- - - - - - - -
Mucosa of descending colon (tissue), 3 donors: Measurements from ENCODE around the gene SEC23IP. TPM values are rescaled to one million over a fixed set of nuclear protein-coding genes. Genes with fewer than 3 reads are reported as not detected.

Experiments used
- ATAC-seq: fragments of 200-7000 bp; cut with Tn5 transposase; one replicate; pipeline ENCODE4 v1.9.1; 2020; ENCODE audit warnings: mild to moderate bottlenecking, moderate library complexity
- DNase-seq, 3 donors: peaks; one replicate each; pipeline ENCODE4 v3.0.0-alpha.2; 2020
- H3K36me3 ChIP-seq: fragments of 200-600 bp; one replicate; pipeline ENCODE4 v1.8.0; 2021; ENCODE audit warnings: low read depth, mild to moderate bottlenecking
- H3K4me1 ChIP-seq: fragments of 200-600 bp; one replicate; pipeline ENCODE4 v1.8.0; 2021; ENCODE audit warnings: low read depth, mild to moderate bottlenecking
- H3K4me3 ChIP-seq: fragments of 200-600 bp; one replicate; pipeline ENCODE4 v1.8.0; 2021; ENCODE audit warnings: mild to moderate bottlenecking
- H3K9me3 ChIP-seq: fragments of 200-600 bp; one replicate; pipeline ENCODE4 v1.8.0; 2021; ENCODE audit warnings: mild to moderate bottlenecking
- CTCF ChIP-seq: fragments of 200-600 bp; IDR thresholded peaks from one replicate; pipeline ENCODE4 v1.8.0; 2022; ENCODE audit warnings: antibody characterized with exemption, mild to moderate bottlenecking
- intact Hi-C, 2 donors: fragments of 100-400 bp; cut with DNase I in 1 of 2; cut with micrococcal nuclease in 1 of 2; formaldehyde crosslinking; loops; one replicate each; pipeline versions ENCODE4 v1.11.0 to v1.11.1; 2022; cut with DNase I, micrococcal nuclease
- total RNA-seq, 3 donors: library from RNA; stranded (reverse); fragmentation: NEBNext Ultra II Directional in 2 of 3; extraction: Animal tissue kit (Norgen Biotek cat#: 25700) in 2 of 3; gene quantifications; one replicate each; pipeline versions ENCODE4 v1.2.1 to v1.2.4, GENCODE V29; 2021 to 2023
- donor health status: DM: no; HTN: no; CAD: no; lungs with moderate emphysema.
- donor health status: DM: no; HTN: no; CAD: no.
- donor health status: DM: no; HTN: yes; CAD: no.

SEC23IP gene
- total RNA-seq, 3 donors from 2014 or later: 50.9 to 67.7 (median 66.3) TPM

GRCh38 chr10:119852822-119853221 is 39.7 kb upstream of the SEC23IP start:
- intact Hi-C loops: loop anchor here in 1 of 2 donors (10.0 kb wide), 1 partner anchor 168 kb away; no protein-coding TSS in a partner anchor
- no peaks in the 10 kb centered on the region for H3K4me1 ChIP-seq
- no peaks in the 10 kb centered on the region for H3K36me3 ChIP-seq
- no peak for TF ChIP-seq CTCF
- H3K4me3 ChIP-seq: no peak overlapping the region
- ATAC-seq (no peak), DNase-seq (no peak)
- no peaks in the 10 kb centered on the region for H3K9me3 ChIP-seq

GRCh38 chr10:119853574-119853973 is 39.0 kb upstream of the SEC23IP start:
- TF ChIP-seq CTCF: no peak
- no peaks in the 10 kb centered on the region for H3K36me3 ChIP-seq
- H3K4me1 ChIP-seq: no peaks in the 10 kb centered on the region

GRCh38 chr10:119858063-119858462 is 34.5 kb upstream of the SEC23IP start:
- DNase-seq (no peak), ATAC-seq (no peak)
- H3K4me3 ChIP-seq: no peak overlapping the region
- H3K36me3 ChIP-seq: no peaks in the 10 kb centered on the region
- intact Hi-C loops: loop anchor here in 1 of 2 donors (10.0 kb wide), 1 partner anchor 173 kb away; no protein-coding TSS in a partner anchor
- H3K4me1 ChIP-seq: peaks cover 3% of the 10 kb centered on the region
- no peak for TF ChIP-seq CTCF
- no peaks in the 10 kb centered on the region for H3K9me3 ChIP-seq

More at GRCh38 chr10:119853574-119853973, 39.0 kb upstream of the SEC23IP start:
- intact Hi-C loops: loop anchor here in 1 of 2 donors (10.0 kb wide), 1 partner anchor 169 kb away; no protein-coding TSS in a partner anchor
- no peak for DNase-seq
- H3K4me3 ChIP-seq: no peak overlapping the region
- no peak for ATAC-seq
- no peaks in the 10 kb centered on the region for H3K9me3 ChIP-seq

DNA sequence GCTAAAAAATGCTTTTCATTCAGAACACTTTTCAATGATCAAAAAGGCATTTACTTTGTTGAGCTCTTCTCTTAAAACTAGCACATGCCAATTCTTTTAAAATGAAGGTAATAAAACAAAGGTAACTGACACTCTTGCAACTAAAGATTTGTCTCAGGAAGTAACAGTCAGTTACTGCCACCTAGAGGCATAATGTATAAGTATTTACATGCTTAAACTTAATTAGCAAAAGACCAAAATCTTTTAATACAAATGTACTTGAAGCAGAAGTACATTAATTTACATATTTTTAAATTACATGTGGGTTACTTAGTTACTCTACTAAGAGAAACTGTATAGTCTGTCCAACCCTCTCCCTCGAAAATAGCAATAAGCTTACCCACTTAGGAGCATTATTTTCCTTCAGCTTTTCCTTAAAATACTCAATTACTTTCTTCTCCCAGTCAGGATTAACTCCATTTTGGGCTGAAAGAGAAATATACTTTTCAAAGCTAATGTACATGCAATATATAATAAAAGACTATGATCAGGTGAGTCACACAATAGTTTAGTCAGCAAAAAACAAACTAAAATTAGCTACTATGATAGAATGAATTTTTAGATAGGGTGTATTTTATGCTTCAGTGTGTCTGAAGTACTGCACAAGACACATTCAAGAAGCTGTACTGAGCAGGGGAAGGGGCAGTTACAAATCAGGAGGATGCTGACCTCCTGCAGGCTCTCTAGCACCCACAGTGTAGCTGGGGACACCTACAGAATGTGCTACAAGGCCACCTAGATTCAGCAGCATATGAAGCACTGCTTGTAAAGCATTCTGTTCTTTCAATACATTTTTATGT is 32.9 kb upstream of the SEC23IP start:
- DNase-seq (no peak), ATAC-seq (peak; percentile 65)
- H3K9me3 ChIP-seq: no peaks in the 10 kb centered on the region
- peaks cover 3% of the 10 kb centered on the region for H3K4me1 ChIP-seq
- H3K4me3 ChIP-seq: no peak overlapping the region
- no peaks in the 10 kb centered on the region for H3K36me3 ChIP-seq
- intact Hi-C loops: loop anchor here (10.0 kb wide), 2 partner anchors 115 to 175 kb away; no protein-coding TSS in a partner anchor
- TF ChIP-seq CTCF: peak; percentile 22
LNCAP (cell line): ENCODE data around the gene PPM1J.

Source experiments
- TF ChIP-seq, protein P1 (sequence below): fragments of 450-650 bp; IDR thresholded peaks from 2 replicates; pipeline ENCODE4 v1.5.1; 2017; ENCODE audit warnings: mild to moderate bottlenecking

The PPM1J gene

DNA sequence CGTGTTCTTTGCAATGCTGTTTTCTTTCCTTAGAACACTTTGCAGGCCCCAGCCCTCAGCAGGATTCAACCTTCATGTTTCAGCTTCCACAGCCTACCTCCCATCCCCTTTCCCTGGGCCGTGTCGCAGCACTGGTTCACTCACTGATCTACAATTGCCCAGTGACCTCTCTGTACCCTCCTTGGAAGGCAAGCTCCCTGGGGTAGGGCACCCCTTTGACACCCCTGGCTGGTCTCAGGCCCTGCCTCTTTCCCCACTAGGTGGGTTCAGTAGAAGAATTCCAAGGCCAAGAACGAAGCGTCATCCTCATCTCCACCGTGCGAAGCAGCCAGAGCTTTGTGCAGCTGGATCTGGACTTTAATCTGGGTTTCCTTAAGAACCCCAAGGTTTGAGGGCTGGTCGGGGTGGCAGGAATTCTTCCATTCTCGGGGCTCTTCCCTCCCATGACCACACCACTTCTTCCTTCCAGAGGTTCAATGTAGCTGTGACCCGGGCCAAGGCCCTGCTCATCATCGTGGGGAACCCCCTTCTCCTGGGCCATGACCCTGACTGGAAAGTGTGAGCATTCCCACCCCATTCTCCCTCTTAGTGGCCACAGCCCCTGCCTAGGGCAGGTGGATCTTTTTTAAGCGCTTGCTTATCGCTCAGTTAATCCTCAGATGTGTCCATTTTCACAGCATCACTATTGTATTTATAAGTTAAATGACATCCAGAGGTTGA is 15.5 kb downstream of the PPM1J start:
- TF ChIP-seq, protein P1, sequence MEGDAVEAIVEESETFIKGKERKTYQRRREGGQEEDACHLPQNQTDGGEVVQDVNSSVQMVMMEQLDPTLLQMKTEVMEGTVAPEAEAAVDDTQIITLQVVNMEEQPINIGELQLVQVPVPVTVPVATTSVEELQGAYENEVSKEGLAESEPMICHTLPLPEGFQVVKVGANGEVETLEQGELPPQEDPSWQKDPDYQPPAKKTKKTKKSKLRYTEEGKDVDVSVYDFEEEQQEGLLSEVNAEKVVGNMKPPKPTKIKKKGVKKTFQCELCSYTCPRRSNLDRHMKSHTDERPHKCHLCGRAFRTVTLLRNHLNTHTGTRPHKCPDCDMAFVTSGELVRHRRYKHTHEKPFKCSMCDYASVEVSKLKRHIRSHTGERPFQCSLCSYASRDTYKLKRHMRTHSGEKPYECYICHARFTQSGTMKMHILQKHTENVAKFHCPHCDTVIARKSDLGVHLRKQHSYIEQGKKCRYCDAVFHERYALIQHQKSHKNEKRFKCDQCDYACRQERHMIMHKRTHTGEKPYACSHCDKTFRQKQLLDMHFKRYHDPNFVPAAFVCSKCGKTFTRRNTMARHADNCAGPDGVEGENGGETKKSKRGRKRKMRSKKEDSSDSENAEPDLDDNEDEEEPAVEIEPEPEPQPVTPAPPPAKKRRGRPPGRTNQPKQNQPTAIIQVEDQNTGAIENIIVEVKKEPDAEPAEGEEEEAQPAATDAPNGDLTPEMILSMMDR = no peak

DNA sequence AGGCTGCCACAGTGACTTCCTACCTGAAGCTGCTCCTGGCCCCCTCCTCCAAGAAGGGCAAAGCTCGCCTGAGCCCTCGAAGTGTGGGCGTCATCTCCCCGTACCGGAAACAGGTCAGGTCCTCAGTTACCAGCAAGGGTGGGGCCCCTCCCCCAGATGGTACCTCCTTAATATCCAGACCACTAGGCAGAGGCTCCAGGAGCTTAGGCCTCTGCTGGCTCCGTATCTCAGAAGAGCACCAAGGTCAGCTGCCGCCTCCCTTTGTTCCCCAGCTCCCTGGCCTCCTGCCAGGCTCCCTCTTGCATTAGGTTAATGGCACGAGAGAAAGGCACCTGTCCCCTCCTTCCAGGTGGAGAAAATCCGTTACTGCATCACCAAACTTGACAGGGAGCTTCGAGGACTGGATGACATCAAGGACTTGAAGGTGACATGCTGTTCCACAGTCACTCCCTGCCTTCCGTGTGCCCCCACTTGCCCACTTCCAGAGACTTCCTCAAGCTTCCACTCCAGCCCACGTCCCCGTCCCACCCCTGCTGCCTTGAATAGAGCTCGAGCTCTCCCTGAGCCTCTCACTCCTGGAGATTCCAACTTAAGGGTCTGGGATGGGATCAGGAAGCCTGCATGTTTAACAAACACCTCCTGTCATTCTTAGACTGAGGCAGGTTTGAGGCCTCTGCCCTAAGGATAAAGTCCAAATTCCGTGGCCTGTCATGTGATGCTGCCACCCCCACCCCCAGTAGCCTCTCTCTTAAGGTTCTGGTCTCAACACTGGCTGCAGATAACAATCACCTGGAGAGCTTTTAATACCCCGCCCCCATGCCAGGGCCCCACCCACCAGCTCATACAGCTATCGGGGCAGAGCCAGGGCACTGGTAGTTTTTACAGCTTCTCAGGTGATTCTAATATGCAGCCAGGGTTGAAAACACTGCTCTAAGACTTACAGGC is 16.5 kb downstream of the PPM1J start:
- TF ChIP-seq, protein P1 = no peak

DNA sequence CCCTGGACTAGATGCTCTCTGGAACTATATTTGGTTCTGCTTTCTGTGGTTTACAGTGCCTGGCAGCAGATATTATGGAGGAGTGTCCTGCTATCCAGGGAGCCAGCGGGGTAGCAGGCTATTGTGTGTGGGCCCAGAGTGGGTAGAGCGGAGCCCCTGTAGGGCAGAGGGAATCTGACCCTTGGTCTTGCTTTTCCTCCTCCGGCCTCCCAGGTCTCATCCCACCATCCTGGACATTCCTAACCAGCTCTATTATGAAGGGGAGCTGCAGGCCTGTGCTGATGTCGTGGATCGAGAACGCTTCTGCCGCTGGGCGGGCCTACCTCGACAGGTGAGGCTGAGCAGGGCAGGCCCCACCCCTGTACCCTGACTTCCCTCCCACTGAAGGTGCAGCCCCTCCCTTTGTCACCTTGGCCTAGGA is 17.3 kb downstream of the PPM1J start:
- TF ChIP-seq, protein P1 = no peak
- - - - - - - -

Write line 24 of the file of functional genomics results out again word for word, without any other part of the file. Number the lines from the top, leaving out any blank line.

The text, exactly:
- no peaks in the 10 kb centered on the region for H3K9me3 ChIP-seq